I had seen the reactions of people when someone talks about sexuality. People are not given sex education and remain unaware of the different ways humans experience attraction. They act in such a way as if it is a taboo to talk about it. It really isn’t. People should be educated and made aware of this.

Even though my best friend got to know about my sexual orientation, she didn’t act weird at all. She acted normally. Just like she used to. She didn’t maintain a distance. She continued being the same best friend she was before. She acted as if nothing happened. She made me feel good. She is the best. But I still didn’t have the courage to reveal my identity to anyone. Because I knew that people judge. I knew they would start maintaining distances with me. I knew that they would make me feel left out. I didn’t have the courage to speak up. I was just a scared 14-year old teenager. People never made me believe that they would accept that I was lesbian. I was forced to believe that they would never understand me. From the time I started understanding things, I have been seeing the LGBTQ community being deprived of basic rights, not given rights, being looked down upon, called ‘chakkas’ and laughed at.

After all this time, how could I trust them? How could I trust them with the matter of my sexuality? How could I tell them without being laughed at or looked down upon? How could I reveal this? How would I have the courage to tell all this?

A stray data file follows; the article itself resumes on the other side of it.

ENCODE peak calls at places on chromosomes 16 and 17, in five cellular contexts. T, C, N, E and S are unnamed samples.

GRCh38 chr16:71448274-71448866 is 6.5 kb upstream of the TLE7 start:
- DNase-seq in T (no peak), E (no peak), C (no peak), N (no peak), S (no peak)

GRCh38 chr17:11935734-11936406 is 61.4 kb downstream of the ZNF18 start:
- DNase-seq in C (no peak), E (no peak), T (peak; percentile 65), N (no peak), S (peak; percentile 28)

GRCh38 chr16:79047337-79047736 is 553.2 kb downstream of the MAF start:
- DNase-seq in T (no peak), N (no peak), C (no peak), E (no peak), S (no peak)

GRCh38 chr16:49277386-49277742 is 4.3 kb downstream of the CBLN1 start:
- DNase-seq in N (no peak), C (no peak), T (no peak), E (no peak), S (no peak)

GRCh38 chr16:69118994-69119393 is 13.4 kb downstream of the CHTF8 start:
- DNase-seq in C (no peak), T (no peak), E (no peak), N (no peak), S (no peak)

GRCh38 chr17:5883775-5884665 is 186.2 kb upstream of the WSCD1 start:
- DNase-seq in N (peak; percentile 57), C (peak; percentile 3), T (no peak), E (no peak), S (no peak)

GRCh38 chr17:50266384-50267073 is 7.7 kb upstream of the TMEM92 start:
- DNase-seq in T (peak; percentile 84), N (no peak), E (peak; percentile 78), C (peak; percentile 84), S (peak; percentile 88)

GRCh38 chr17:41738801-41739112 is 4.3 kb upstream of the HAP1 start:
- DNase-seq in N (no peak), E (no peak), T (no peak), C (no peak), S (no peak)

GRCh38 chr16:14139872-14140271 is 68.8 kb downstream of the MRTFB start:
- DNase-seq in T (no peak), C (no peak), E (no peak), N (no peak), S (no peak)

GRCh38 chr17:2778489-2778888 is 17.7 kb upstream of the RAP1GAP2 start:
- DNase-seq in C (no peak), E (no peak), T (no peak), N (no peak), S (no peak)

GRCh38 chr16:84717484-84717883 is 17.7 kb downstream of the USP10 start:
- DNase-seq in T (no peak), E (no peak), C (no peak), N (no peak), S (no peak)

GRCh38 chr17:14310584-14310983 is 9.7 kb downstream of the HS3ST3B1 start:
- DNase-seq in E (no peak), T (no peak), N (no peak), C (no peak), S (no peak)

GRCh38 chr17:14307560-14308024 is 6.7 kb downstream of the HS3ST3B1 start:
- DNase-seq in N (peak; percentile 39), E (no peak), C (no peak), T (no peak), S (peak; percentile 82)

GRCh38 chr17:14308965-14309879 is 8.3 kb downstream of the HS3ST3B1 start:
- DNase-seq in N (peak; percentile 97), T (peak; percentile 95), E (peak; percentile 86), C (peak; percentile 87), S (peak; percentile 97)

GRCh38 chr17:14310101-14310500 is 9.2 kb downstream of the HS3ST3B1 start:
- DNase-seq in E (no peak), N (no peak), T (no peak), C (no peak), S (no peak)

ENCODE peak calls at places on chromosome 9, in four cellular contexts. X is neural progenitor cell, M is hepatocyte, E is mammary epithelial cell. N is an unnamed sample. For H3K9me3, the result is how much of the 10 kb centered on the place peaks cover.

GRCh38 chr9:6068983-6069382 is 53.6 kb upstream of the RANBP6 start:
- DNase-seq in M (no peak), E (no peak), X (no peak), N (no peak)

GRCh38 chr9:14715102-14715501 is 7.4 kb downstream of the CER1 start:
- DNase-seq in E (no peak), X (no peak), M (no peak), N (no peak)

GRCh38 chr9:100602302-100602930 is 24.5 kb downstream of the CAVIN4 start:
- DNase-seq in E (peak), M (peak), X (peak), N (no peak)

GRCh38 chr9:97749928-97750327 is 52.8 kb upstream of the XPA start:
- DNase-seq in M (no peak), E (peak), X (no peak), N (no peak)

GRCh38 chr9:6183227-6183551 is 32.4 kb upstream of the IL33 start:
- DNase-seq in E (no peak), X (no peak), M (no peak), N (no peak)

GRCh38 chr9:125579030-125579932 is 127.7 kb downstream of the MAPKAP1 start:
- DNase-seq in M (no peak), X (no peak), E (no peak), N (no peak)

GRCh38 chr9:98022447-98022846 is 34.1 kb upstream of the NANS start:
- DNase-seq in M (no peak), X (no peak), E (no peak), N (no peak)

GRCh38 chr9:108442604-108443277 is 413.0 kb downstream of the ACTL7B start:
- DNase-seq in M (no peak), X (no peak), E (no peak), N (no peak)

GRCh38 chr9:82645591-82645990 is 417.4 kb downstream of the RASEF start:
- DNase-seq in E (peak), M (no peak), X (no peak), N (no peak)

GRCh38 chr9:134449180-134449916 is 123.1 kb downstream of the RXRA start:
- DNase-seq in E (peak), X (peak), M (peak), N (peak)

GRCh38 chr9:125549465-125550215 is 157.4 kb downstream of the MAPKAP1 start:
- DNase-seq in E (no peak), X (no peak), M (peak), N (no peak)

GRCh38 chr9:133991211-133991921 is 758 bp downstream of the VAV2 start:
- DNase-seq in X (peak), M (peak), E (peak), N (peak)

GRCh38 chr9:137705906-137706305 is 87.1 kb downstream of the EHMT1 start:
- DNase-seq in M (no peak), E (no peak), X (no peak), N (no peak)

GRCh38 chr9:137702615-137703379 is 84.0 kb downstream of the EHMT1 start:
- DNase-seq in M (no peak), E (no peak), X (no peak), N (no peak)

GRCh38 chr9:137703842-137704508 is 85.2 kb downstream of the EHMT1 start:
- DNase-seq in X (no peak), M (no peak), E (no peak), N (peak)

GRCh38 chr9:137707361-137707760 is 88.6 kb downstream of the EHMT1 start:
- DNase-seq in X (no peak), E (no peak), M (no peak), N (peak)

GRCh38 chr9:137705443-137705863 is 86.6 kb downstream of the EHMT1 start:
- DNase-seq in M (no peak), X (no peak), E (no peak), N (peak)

My fear was natural. I did not have any courage to tell all this, not even to my parents. I was worried about what people would think about me.

I was wrong, extremely wrong. I shouldn’t care what others thought. What I should care about is what I think about myself; how I feel about myself. I am not ashamed about it and my sexuality does not define my character. Why should I care about others when I am happy and content with myself? I shouldn’t care. But at that point, I did care. I did fear. I was scared of everything that I shouldn’t have to be afraid of. I didn’t reveal my sexuality to anyone else.

And I never wanted to. I wanted to keep all this as a secret.

Then, a few days back, the Supreme Court passed a verdict. That was the trigger that spurred me into doing what I’d long been wishing to do. I realised that there are many people out there who would support me and many others who would be against me. I just need to focus on the supporters and never lose hope.

I decided to reveal the truth regarding my sexuality. In the near future, I am going to reveal this to everybody. I don’t care about the consequences. At least, this will reduce the burden from my heart.

~ Purvaa Shah, New Baldwin International School, Bangalore